activities that involve students in preparing or serving food
- Third party food services, including
nutrition programs, will be delivered in a way that any student who
wishes to participate can do so. "Grab and Go format" is
preferred. All surfaces, bins and containers for food should be
disinfected prior to and after each use
brought to school should be minimized.
Personal items being brought to
school (e.g. backpack, clothing, sun protection, water bottles, food, etc.)
should be labeled and stored separately in cubbies/designated areas or
HAND HYGIENE AND RESPIRATORY
Hand hygiene refers
to hand washing or hand sanitizing to remove or kill the virus and is the
most effective way to reduce the transmission of organisms.
etiquette aims to
reduce the risk of transmitting droplets that may contain the virus directly
onto other surfaces where they may be picked up by others.
Education: Staff and students should be provided with targeted,
age-appropriate education in proper hand hygiene and respiratory etiquette.
The Northwestern Health Unit can provide additional guidance. Age-appropriate
posters or signage should be placed around the school.
Supplies: Staff and students should have the supplies they need to
conduct appropriate hand hygiene and respiratory etiquette and these supplies
should be easily accessible.
Alcohol Based Hand
Rub (ABHR) with a
minimum 60% alcohol concentration (60-90% recommended in community settings)
throughout the school (including ideally at the entry point to each
classroom) and/or plain liquid soap in dispensers, sinks and paper towels in
Soap and water are
preferred as it is the most effective method and least likely to cause harm
if accidentally ingested.
ABHR can be used by
children. It is most effective when hands are not visibly soiled. Regularly
check expiry date on ABHR supply.
Safe placement of
the ABHR to avoid consumption is important, especially for young children.
For any dirt,
blood, body fluids (urine/feces),
it is preferred that hands be washed with soap and water.
Tissues and lined,
no-touch waste baskets (e.g. foot
pedal-operated, hand sensor, open basket).
students with special needs to regularly perform hand hygiene as
independently as possible.
Anyone entering the
school should be practicing hand
Hand hygiene should
be incorporated into the daily schedule at regular intervals during the day,
above and beyond what is usually recommended (e.g. before eating food, after
using the washroom). Possible options would be to have regular scheduled hand
hygiene breaks based on a pre-specified schedule.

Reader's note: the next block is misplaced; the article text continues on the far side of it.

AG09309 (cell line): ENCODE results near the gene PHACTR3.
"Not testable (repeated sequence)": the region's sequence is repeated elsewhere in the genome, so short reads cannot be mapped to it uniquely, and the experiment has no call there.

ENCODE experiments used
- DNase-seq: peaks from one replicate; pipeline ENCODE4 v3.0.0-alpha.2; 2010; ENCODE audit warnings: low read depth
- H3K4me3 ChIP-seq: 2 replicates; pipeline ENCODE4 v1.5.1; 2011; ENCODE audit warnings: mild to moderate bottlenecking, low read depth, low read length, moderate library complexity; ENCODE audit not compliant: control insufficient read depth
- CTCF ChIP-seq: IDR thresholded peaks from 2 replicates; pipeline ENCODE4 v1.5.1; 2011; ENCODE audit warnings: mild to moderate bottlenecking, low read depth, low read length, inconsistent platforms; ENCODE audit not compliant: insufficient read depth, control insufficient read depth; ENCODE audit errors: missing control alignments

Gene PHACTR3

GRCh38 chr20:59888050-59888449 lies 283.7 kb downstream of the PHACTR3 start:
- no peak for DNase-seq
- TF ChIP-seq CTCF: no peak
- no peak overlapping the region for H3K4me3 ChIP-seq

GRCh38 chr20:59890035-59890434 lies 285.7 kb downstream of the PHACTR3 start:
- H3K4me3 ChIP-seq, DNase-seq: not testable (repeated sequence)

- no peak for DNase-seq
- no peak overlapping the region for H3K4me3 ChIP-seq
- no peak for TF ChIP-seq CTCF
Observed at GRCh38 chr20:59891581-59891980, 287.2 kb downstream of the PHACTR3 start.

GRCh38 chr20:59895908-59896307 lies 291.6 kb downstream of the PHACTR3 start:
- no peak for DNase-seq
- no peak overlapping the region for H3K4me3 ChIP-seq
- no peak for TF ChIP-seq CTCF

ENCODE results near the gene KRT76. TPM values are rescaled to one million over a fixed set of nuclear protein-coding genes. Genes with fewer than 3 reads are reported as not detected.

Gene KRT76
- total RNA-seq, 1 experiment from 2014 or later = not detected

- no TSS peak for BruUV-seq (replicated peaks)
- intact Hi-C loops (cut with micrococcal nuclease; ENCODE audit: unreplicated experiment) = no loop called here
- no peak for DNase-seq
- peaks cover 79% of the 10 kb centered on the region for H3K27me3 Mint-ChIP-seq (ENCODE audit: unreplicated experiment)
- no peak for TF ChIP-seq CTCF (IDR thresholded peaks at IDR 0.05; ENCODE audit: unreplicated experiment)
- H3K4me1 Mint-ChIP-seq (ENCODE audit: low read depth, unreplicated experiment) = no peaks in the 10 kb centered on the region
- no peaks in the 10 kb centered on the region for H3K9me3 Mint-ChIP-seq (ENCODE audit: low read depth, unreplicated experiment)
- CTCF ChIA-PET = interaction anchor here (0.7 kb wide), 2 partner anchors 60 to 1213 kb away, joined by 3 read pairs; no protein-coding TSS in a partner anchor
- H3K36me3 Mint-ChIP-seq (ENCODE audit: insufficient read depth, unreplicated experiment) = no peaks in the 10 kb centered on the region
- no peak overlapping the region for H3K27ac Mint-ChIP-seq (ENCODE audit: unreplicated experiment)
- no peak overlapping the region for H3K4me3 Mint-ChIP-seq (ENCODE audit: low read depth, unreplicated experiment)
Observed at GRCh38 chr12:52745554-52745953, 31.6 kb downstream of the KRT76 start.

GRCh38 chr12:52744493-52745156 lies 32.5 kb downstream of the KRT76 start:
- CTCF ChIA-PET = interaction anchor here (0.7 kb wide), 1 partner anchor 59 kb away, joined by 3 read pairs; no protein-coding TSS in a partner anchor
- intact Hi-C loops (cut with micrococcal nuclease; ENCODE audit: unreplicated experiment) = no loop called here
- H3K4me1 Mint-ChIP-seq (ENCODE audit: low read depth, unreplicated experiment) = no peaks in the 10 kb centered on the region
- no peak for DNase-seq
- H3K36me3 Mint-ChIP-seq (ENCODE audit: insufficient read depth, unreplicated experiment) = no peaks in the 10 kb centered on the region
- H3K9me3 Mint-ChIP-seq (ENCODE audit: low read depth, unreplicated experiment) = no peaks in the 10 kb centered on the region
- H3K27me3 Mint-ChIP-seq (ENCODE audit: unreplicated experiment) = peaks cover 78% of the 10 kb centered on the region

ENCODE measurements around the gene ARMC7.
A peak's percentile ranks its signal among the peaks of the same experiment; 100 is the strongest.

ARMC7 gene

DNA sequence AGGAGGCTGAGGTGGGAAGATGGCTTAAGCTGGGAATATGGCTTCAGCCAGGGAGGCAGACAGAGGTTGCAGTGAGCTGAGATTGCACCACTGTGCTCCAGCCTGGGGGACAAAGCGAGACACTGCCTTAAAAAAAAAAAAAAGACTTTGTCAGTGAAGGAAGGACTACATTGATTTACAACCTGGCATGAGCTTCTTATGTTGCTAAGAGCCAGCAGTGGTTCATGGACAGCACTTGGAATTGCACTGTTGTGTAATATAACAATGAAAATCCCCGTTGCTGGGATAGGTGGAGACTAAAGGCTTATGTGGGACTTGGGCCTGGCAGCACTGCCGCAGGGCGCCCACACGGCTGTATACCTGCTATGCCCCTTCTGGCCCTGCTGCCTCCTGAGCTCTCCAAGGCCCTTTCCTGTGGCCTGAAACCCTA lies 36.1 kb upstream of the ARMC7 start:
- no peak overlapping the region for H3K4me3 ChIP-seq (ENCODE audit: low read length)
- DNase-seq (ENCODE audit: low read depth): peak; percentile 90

Students may need
assistance or supervision.
SUSPECTED CASE OF COVID-19
individual is suspected of having COVID-19 at school:
- Establish a protocol for identification and
communication of suspected/confirmed cases to administration and relevant
staff to determine contaminated areas and carry out cleaning and
disinfection, including timing, return to use, methods, PPE, waste
- Northwestern Health Unit confirms cases,
identifies and notifies contacts, and should be involved in communication
- Identify areas that may require cleaning
plus disinfection (items used by the individual and all surfaces within
2 meters of the ill person) versus cleaning alone (such as a hallway or
room where the individual has passed through)
- Use disposable cleaning equipment, such as
disposable wipes, where possible
- Remove all items that cannot be cleaned
(paper, books, etc.) and store them in a sealed container for a minimum
of 7 days
It is suspected
that environmental conditions and airflow influence the transmissibility of
- Regularly inspect and maintain air handling
systems to ensure clean filters, if applicable
- Reduce recirculation of air by increasing
HVAC system settings as much as possible or by opening windows
- Avoid the use of fans and portable air
conditioners, when they must be used set device to lowest setting and
adjust airflow up and away from occupants and surfaces. These devices
also require regular maintenance and cleaning following manufacturer’s
- Do not open windows and doors if this poses
a safety or health risk to students and staff (e.g. trigger asthma, risk
of anaphylaxis from a bee/wasp sting)
- Ensure COVID measure do not introduce new
occupational hazards to the work setting.